Hate crimes measure deserves a quick OK


Posted: Sunday, April 29, 2001

The hate crimes resolution that is before the Legislature is being watched by the Alaska Native Brotherhood (ANB) and Alaska Native Sisterhood (ANS) local camps. Many of our members are urging the Legislature to pass this resolution. We are writing to urge the Legislature to vote "yes" on this important legislation. At the ANB and ANS Grand Camp level we are critically aware of the many steps necessary to protect not only the Native rights, but also all Alaska citizens' rights.

Like many other states, Alaska is multi-cultural. Those opposing this legislation argue terminology. The longer this is argued, the more those who are prejudiced and have discriminatory beliefs will continue to think that it is OK because they have the Legislature's blessing on this type of discrimination.

Acts of hatred or prejudice against people based on their real or perceived race, ethnicity, religion, sexual orientation, gender, disability, or other social groupings cannot be allowed. A hate crime has negative effects that are long lasting. The impacts are emotional, psychological as well as economical. The psychological stress of experiencing a hate crime will require mental services and other forms of professional assistance long after the initial traumatic event. Hate crimes not only attack the individual, but also attack the community that they occur in - the very fabric of our society. Hate crimes intimidate the community, causing isolationism, vulnerability and a feeling of being unprotected.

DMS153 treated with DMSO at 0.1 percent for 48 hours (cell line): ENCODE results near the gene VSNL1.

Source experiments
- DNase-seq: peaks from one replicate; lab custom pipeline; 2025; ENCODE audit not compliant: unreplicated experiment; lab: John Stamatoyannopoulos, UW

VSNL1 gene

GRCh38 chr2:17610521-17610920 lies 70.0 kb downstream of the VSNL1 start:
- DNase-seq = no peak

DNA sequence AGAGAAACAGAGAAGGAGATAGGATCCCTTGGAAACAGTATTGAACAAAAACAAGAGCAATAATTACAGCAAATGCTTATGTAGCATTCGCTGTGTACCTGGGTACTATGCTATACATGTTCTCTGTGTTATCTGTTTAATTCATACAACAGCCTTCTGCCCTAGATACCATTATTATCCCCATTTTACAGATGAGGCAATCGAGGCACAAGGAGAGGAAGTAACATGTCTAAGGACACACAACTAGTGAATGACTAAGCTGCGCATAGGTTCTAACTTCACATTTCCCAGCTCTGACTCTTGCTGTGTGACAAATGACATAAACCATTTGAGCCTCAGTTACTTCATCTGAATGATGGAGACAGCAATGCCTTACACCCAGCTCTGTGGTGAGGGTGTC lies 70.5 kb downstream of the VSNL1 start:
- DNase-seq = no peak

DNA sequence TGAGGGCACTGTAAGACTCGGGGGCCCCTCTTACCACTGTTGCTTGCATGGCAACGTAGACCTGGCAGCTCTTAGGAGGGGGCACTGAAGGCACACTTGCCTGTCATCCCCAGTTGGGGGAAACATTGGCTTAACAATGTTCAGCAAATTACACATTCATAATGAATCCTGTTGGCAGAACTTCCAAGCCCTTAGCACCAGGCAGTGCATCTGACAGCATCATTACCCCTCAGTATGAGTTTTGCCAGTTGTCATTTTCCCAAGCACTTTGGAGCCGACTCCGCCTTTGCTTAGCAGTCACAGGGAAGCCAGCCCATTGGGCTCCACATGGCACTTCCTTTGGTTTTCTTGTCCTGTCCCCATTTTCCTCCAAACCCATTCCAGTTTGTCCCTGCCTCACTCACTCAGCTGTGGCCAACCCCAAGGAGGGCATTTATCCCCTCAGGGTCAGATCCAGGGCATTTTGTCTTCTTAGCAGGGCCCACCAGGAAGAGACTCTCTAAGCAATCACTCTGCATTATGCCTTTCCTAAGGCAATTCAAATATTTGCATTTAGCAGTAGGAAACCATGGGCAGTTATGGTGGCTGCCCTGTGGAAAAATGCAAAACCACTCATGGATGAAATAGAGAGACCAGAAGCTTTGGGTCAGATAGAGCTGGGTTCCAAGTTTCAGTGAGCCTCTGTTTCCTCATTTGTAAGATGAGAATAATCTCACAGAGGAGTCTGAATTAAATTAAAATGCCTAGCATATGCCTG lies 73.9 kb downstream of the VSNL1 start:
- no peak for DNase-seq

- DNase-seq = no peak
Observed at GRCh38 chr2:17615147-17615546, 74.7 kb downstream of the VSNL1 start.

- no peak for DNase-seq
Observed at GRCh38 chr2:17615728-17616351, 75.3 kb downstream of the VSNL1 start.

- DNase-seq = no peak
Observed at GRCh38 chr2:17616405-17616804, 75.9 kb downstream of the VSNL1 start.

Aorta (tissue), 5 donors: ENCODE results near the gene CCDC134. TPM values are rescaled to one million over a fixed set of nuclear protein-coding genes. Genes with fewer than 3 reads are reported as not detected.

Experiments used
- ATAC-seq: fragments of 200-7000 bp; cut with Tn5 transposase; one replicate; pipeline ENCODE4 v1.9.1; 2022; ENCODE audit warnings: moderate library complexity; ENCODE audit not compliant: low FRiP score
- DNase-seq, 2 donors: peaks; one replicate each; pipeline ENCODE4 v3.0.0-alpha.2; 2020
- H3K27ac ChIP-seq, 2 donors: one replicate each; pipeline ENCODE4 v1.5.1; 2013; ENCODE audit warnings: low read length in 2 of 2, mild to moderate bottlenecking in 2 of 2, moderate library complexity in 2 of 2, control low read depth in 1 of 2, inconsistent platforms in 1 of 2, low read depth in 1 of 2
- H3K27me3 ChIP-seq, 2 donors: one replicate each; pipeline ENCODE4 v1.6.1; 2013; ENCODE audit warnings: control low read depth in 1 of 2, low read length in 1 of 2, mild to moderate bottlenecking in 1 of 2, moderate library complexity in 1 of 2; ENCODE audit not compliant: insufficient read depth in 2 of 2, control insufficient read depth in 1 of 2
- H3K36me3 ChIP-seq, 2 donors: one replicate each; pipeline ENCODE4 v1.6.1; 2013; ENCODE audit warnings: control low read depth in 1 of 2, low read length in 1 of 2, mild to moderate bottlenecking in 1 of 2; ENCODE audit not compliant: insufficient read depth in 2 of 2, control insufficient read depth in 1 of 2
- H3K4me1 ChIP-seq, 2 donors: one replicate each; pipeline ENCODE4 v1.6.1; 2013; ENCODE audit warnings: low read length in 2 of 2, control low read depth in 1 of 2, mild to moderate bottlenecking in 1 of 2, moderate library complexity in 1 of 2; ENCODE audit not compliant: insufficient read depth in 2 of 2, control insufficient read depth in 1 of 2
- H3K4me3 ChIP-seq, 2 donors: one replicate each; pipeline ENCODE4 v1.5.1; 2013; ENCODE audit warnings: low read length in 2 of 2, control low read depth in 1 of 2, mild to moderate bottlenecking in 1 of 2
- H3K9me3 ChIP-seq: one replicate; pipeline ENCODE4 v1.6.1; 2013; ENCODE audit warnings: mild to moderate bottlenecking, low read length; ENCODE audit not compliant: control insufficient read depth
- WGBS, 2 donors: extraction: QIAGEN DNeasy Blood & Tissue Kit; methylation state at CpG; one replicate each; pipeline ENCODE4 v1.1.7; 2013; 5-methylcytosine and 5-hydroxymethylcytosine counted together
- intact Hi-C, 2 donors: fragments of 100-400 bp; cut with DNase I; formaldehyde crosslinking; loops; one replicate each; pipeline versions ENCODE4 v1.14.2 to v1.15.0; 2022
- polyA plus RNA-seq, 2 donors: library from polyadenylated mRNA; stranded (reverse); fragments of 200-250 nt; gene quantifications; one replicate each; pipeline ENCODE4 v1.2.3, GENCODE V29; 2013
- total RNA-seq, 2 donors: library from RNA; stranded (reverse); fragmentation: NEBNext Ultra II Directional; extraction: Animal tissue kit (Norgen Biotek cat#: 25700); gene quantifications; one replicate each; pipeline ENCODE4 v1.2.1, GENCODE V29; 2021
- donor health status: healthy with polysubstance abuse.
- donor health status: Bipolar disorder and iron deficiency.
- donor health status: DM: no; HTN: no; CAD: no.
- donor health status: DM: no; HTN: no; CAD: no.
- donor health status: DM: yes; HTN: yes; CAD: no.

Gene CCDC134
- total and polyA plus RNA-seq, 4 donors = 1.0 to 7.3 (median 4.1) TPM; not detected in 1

The Alaska Legislature must take a leadership role in condemning acts motivated by hatred and prejudice. As our representatives the Legislature must protect our citizens as mandated in our Constitution and Bill of Rights. Hate crime legislation that expands the jurisdiction and resources for appropriate and effective prevention, as well as prosecution, is essential. The Alaska Native Brotherhood and Alaska Native Sisterhood Grand Camp urges the Alaska Legislature to face the task before them and implement a just remedy to protect the quality of life for all.

Richard Jackson, president

Alaska Native Brotherhood Grand Camp

Jackie Martin, president

Alaska Native Sisterhood Grand Camp

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